I encourage you to read latest post on ACTA by EFF. And also leaked comments of European Commission (EC) to US proposal of ACTA provisions. What i´ve found (inter alia) interesting is a part of this document, which relates to information location tools liability regime. EC provided it´s short opinion on safe harbour provisions in Electronic Commerce Directive in regard to it´s appliance to linking and search engines.
It reads :
Referring or linking to an online location – refers, according to US, to "search engines". As regards "non-commercial" hyperlinks, these could, in our view, be accepted as an extension of "hosting" (ECD, Article 14). Such hyperlinks are not explicitly regulated by the ECD. The liability of providers for hyperlinks and location tool services has been deliberately left out from the scope of the ECD. However, we believe that non-commercial hyperlinks could be treated as a hosting activity under Article 14 ECD.
How did they came up with this idea (commercial vs. non-commercial)? By saying "believe it ... could be", do they mean by extensive interpretation or per analogy from current legislation? It makes me wonder, because as i read from first report on possible revision of the electronic commerce directive, it was EC who was reluctant enough to propose new safe harbour for information location tools as search engines and hyperlinks. And it´s not the case when lot of scholars haven´t proposed. Indeed plenty of them critised this "deliberate left out". I reckon there should be strong debate on enacting proper approach for search engines and hyperlinks, as it´s not only about selecting "austrian" (mere conduit) or "spanish" (hosting) approach. It goes far beyond (economic, social implications). Maybe General Advocate´s opinion in AdWords in footnote 72 could be suggestive as well :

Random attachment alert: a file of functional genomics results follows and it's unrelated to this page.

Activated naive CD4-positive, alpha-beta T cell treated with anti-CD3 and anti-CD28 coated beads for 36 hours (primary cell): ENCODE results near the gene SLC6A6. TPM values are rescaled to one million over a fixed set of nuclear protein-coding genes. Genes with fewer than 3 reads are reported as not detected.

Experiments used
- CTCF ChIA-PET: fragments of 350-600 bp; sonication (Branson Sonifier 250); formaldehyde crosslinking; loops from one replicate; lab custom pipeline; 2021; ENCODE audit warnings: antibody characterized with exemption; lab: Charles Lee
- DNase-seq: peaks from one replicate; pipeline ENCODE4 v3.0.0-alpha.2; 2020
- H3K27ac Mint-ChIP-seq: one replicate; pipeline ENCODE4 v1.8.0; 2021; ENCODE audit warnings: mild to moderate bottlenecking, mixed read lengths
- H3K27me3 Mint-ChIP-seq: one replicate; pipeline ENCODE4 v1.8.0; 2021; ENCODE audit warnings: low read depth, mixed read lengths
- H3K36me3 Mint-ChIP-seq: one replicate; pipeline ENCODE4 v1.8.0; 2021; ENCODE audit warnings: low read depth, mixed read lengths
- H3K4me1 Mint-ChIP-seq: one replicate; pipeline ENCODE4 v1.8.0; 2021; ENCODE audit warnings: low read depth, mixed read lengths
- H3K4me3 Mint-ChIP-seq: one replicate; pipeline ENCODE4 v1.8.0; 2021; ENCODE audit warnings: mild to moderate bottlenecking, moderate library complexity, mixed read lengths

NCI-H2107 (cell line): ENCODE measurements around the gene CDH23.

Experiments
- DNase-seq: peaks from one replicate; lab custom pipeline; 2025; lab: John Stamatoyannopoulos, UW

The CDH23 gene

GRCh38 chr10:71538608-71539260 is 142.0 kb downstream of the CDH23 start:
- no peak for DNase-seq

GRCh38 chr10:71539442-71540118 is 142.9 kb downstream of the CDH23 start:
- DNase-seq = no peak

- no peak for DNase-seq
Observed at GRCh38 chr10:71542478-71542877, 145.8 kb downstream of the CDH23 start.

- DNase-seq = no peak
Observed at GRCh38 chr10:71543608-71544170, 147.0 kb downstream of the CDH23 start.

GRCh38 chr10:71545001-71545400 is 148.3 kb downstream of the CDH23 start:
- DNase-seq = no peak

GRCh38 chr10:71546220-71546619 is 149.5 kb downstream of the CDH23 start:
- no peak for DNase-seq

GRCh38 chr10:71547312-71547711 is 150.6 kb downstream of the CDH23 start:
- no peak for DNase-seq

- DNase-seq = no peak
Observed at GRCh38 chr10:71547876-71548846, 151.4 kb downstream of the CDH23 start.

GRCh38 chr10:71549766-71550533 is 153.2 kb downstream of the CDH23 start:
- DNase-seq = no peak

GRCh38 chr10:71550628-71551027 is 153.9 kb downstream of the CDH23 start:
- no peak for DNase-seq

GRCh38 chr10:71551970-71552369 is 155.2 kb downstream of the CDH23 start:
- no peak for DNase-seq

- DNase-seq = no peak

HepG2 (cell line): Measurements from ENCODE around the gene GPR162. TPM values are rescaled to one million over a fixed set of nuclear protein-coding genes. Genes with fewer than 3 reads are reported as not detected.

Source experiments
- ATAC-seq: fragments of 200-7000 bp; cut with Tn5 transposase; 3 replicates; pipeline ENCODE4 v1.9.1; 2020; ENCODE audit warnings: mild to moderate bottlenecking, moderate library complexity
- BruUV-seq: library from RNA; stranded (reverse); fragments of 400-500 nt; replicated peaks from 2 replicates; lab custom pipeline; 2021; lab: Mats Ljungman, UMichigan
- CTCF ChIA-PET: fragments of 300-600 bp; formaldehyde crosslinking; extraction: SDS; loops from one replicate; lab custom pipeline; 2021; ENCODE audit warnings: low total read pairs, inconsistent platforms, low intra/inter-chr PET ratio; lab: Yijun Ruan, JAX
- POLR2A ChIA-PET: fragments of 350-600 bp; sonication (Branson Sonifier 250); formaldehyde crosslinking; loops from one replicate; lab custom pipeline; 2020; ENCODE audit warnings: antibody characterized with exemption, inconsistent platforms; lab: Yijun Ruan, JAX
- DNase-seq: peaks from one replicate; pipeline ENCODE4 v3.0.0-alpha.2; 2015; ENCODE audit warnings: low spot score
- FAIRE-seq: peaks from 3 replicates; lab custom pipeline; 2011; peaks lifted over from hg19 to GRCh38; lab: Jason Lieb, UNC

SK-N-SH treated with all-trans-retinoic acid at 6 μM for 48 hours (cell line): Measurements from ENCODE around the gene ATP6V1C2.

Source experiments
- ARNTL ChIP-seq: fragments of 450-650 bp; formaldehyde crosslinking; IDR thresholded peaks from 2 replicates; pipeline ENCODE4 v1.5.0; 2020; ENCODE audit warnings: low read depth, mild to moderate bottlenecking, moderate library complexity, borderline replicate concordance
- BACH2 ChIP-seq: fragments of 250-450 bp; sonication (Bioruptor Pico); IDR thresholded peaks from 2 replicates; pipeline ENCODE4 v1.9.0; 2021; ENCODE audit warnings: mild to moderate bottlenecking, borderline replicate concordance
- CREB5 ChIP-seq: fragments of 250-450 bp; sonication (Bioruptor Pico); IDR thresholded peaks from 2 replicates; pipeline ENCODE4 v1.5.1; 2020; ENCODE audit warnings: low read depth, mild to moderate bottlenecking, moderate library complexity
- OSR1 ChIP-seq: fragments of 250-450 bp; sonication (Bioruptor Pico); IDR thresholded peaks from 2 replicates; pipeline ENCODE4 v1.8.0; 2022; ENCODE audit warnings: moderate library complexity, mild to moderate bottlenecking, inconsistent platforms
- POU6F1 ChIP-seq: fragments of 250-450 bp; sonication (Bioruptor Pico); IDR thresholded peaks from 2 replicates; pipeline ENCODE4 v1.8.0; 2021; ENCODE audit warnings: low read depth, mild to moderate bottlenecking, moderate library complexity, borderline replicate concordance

In my view, it would be consistent with the aim of Directive 2000/31 for Google’s search engine to be covered by a liability exemption. Arguably Google’s search engine does not fall under Article 14 of that directive, as it does not store information (the natural results) at the request of the sites that provide it. Nevertheless, I believe that those sites can be regarded as the recipients of a (free) service provided by Google, namely of making the information about them accessible to internet users, which means that Google’s search engine may fall under the liability exemption provided in respect of ‘caching’ in Article 13 of that directive. If necessary, the underlying aim of Directive 2000/31 would also allow an application by analogy of the liability exemption provided in Articles 12 to 14 thereof.
Please note that AdWords isn´t case about natural results, but sponsored one. Maduro goes beyond case merits by leaving this comment. However, on the other hand Maduro made some reference to condition of neutrality for intermediary, which i didn´t get really for now.
Some other good points to read in comments on ACTA.
- contributory liability,
- notice-and-take down procedures,
- altered and new safe harbours,
- filtering / three strikes provisions,
- technical protecting measures,